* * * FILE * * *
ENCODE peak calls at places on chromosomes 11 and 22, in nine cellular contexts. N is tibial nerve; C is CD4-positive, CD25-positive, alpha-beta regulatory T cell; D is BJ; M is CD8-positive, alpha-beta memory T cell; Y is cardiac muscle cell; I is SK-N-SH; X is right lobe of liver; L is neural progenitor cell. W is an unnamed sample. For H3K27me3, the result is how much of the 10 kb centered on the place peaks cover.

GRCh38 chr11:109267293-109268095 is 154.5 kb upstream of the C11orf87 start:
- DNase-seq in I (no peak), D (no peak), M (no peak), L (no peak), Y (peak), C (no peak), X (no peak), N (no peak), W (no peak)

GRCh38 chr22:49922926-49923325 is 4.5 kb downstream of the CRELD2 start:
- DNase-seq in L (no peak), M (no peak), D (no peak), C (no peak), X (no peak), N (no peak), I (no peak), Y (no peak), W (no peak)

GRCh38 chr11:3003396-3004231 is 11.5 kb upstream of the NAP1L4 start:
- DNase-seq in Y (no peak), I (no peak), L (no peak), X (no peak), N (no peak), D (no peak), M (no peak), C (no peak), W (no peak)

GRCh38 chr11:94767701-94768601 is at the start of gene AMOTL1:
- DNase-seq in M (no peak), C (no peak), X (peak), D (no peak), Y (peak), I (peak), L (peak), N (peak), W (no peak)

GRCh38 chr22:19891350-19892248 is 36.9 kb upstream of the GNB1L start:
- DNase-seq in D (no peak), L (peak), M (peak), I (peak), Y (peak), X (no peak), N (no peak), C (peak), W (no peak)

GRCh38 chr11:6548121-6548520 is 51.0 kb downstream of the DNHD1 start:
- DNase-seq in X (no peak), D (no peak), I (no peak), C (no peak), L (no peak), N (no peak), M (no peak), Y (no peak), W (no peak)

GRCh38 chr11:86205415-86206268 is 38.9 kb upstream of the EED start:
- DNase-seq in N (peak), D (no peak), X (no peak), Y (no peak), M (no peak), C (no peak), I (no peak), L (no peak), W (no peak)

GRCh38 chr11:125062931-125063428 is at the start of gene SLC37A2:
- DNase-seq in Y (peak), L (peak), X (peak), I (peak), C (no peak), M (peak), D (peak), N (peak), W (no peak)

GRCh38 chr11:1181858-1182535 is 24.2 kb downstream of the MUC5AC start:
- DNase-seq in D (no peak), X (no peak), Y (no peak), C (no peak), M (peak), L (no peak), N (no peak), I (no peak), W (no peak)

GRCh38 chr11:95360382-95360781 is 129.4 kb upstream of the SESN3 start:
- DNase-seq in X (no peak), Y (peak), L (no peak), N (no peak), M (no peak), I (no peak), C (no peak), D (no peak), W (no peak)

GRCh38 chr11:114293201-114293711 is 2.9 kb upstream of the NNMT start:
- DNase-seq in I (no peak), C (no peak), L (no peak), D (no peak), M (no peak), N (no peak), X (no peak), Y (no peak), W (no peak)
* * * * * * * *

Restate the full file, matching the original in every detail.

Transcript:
ENCODE peak calls at places on chromosomes 11 and 22, in nine cellular contexts. N is tibial nerve; C is CD4-positive, CD25-positive, alpha-beta regulatory T cell; D is BJ; M is CD8-positive, alpha-beta memory T cell; Y is cardiac muscle cell; I is SK-N-SH; X is right lobe of liver; L is neural progenitor cell. W is an unnamed sample. For H3K27me3, the result is how much of the 10 kb centered on the place peaks cover.

GRCh38 chr11:109267293-109268095 is 154.5 kb upstream of the C11orf87 start:
- DNase-seq in I (no peak), D (no peak), M (no peak), L (no peak), Y (peak), C (no peak), X (no peak), N (no peak), W (no peak)

GRCh38 chr22:49922926-49923325 is 4.5 kb downstream of the CRELD2 start:
- DNase-seq in L (no peak), M (no peak), D (no peak), C (no peak), X (no peak), N (no peak), I (no peak), Y (no peak), W (no peak)

GRCh38 chr11:3003396-3004231 is 11.5 kb upstream of the NAP1L4 start:
- DNase-seq in Y (no peak), I (no peak), L (no peak), X (no peak), N (no peak), D (no peak), M (no peak), C (no peak), W (no peak)

GRCh38 chr11:94767701-94768601 is at the start of gene AMOTL1:
- DNase-seq in M (no peak), C (no peak), X (peak), D (no peak), Y (peak), I (peak), L (peak), N (peak), W (no peak)

GRCh38 chr22:19891350-19892248 is 36.9 kb upstream of the GNB1L start:
- DNase-seq in D (no peak), L (peak), M (peak), I (peak), Y (peak), X (no peak), N (no peak), C (peak), W (no peak)

GRCh38 chr11:6548121-6548520 is 51.0 kb downstream of the DNHD1 start:
- DNase-seq in X (no peak), D (no peak), I (no peak), C (no peak), L (no peak), N (no peak), M (no peak), Y (no peak), W (no peak)

GRCh38 chr11:86205415-86206268 is 38.9 kb upstream of the EED start:
- DNase-seq in N (peak), D (no peak), X (no peak), Y (no peak), M (no peak), C (no peak), I (no peak), L (no peak), W (no peak)

GRCh38 chr11:125062931-125063428 is at the start of gene SLC37A2:
- DNase-seq in Y (peak), L (peak), X (peak), I (peak), C (no peak), M (peak), D (peak), N (peak), W (no peak)

GRCh38 chr11:1181858-1182535 is 24.2 kb downstream of the MUC5AC start:
- DNase-seq in D (no peak), X (no peak), Y (no peak), C (no peak), M (peak), L (no peak), N (no peak), I (no peak), W (no peak)

GRCh38 chr11:95360382-95360781 is 129.4 kb upstream of the SESN3 start:
- DNase-seq in X (no peak), Y (peak), L (no peak), N (no peak), M (no peak), I (no peak), C (no peak), D (no peak), W (no peak)

GRCh38 chr11:114293201-114293711 is 2.9 kb upstream of the NNMT start:
- DNase-seq in I (no peak), C (no peak), L (no peak), D (no peak), M (no peak), N (no peak), X (no peak), Y (no peak), W (no peak)